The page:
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Journal of Pathogens
Volume 2016 (2016), Article ID 6547363, 5 pages
Research Article

Nontuberculous Mycobacteria Isolated from Tuberculosis Suspects in Ibadan, Nigeria

1Tuberculosis and Brucellosis Research Laboratories, Department of Veterinary Public Health & Preventive Medicine, University of Ibadan, Ibadan 200005, Nigeria
2Project SEREFO (Centre de Recherche et de Formation sur le VIH/Sida et la Tuberculose)/University of Sciences, Technics and Technologies of Bamako (USTTB), Bamako, Mali
3Centre d’Infectiologie Charles Mérieux, rue Dr. Charles Mérieux, ex-base aérienne, BP E2283, Bamako, Mali
4Department of Microbiology, University of Ibadan, Ibadan 200005, Nigeria
5Tuberculosis and Leprosy Division, Oyo State Ministry of Health, Ibadan 200005, Nigeria
6Department of Obstetrics and Gynaecology, University College Hospital, Ibadan 200005, Nigeria
7Division of Infectious Disease and Center for Global Health, Northwestern University, 645 North Michigan Avenue, Chicago, IL 60611, USA
8Diagnostic Laboratory for Bacteriology and Parasitology (BPD), Center for Infectious Disease Research, Diagnostics and Perinatal Screening (IDS), National Institute for Public Health and the Environment (RIVM), P.O. Box 1, 3720 BA Bilthoven, Netherlands

Received 31 October 2015; Accepted 6 March 2016

Academic Editor: Abhineet S. Sheoran

Copyright © 2016 Simeon Idowu Cadmus et al. This is an open access article distributed under the Creative Commons Attribution License, which permits unrestricted use, distribution, and reproduction in any medium, provided the original work is properly cited.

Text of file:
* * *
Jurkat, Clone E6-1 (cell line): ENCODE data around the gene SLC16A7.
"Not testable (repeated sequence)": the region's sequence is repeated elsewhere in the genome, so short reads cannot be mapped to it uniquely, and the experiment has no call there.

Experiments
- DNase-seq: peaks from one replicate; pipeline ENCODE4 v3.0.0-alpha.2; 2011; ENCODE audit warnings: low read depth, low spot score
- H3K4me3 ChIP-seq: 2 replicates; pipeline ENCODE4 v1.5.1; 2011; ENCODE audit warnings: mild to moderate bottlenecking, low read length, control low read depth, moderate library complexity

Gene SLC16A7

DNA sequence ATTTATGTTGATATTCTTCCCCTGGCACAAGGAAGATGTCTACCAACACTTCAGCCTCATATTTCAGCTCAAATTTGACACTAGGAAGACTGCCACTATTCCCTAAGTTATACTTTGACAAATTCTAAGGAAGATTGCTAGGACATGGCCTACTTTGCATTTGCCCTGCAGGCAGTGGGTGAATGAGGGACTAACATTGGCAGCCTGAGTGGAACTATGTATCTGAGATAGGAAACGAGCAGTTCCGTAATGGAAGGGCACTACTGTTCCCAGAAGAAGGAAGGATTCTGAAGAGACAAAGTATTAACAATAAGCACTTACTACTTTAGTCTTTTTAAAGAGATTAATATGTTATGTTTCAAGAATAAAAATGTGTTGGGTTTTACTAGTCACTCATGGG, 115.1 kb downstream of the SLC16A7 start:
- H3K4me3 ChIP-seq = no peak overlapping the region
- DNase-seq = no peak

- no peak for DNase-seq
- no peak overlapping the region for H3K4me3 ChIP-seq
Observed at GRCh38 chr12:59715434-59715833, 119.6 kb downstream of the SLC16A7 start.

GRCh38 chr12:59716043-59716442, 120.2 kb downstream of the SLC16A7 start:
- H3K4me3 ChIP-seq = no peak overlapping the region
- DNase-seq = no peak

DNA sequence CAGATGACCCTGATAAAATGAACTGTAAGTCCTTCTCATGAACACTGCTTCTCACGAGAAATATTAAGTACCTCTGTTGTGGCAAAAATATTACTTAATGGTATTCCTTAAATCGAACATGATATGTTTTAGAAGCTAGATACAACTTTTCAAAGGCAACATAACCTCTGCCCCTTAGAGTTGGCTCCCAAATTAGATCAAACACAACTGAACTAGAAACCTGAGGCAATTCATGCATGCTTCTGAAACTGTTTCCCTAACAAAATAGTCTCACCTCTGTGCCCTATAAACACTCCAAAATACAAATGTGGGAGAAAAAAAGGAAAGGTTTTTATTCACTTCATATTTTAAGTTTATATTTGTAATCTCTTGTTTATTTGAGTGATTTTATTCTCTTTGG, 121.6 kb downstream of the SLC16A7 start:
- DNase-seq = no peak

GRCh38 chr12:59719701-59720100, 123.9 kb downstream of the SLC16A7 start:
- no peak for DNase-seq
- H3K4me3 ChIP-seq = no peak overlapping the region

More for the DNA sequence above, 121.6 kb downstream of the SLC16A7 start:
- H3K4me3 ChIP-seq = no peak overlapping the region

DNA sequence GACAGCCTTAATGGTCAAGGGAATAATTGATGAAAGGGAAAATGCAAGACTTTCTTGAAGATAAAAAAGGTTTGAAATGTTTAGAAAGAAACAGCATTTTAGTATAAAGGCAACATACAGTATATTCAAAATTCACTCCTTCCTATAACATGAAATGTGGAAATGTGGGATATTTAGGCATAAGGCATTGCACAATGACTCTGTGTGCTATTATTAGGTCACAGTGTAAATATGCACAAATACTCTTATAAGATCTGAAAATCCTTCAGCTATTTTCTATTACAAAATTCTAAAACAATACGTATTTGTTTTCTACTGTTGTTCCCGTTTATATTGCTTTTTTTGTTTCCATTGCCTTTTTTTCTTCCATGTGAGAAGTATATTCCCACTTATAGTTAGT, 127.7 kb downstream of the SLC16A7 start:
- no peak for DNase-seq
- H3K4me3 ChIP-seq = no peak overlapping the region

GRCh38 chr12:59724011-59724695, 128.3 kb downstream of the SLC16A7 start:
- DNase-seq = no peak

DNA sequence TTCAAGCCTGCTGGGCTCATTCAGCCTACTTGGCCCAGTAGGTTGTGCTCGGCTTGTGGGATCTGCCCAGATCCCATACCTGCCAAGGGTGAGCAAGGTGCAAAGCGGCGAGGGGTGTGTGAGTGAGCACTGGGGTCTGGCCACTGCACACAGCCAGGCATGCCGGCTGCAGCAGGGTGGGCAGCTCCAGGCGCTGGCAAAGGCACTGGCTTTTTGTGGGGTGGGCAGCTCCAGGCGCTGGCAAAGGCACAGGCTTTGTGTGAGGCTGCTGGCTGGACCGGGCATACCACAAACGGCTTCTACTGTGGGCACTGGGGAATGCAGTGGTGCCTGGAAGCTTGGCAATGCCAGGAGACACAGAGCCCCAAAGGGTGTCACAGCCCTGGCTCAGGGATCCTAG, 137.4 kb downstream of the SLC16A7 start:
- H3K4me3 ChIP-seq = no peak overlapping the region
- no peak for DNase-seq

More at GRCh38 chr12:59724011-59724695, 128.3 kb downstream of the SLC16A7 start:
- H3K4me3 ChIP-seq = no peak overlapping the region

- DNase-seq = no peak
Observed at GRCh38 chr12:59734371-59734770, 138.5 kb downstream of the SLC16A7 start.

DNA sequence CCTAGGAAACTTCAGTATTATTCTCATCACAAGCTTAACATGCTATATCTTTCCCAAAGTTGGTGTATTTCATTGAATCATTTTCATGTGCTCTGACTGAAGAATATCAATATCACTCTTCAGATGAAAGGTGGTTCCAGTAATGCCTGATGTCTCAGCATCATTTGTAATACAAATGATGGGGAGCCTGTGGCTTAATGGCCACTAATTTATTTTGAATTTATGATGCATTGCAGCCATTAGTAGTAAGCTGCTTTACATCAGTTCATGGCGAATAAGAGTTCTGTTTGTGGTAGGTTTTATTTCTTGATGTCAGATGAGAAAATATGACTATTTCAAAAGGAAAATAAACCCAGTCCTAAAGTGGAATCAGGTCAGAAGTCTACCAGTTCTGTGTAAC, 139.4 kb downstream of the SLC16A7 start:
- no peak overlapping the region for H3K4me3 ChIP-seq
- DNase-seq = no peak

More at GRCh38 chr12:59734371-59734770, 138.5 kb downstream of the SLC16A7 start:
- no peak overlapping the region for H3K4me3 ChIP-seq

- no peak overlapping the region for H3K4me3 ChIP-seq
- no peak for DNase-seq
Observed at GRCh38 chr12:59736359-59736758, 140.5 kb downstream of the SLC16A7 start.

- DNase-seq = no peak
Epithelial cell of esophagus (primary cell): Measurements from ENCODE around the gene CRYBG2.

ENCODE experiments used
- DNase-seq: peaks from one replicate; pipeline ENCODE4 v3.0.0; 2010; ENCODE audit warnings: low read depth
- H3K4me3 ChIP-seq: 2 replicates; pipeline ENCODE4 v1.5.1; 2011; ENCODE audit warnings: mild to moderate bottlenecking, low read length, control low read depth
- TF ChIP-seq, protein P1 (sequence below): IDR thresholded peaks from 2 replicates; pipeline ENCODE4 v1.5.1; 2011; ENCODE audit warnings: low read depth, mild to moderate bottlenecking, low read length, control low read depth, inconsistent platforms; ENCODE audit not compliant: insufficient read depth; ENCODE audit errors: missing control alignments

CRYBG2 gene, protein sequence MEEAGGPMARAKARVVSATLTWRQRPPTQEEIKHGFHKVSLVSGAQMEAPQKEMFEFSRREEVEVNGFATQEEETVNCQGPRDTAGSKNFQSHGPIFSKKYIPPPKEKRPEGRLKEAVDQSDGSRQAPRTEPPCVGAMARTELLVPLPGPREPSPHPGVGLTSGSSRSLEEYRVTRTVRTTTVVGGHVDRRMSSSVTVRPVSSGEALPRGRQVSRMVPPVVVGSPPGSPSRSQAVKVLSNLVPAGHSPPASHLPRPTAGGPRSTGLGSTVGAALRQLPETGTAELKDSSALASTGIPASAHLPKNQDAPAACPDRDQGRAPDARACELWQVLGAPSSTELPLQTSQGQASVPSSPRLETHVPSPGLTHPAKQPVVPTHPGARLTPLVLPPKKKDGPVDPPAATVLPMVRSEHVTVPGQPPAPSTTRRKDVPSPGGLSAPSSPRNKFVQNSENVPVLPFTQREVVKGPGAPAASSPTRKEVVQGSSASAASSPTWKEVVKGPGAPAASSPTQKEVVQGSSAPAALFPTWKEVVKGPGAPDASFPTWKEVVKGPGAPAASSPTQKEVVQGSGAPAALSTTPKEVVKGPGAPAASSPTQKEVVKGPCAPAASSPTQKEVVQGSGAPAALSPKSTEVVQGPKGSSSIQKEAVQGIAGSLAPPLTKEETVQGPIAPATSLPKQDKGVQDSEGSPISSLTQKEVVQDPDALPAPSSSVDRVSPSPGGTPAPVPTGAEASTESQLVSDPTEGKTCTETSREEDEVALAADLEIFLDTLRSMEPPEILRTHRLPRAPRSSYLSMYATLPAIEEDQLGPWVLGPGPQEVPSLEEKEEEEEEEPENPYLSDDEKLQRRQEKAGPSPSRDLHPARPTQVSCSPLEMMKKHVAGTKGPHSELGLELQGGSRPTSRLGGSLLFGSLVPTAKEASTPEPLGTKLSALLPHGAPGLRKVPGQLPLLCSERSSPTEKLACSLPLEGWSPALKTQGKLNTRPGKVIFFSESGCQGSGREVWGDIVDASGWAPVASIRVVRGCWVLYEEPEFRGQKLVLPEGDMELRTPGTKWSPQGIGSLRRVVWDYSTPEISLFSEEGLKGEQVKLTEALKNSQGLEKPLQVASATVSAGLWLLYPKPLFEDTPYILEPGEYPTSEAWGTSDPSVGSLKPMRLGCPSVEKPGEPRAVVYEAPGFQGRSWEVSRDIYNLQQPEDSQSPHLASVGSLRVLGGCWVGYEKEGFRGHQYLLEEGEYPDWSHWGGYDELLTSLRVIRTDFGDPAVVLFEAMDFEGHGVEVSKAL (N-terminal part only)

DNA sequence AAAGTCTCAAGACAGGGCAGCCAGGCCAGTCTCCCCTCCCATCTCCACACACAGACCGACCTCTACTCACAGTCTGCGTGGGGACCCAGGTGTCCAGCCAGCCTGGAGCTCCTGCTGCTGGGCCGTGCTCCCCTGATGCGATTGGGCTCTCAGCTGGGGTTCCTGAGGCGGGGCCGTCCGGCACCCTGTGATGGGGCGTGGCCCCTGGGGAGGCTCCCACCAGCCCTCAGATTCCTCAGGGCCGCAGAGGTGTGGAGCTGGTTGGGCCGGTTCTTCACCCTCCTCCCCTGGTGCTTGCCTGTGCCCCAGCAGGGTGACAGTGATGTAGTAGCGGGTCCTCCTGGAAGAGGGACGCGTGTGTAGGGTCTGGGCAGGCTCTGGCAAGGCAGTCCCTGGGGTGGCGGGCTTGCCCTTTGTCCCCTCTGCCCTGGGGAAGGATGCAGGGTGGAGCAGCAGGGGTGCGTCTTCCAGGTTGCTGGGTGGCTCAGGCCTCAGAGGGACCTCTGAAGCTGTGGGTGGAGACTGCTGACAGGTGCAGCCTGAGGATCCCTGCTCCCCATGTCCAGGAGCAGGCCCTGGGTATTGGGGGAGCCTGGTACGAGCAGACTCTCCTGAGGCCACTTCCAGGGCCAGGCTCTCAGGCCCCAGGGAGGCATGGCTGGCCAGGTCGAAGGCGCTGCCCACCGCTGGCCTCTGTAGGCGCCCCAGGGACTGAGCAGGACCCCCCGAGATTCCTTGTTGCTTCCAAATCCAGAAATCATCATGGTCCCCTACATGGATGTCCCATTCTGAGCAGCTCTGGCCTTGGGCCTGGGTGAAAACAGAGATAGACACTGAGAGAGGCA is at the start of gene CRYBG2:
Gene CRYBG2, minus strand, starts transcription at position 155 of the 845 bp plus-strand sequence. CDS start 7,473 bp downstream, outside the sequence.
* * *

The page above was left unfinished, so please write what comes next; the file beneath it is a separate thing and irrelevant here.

In Nigeria, one of the highest tuberculosis (TB) burdened nations, sputum smear microscopy is routinely employed for TB diagnosis at Directly Observed Treatment Short-Course (DOTS) Centers. This diagnostic algorithm does not differentiate Mycobacterium tuberculosis complex (MTC) from nontuberculous mycobacteria (NTM). Between December 2008 and January 2009, consecutive patients diagnosed with TB were screened for inclusion at 10 DOTS centers in Ibadan, Nigeria. To verify Mycobacterium species in patients diagnosed, we cultured and identified mycobacterial isolates using PCR, line probe assay, and spoligotyping techniques. From 48 patients screened, 23 met the inclusion criteria for the study. All the 23 study patients had a positive culture. Overall, we identified 11/23 patients (48%) with MTC only, 9/23 (39%) with NTM only, and 3/23 (13%) with evidence of both MTC and NTM. Strains of MTC identified were Latin American Mediterranean (LAM) genotype (), M. africanum (), and the genotype family T (). Four M. avium-intracellulare-M. scrofulaceum complexes, one M. chelonae complex, one M. abscessus, and one M. intracellulare were identified. Our findings underscore the need to incorporate molecular techniques for more precise diagnosis of TB at DOTS centers to improve clinical outcomes and safe guard public health, particularly in TB endemic countries.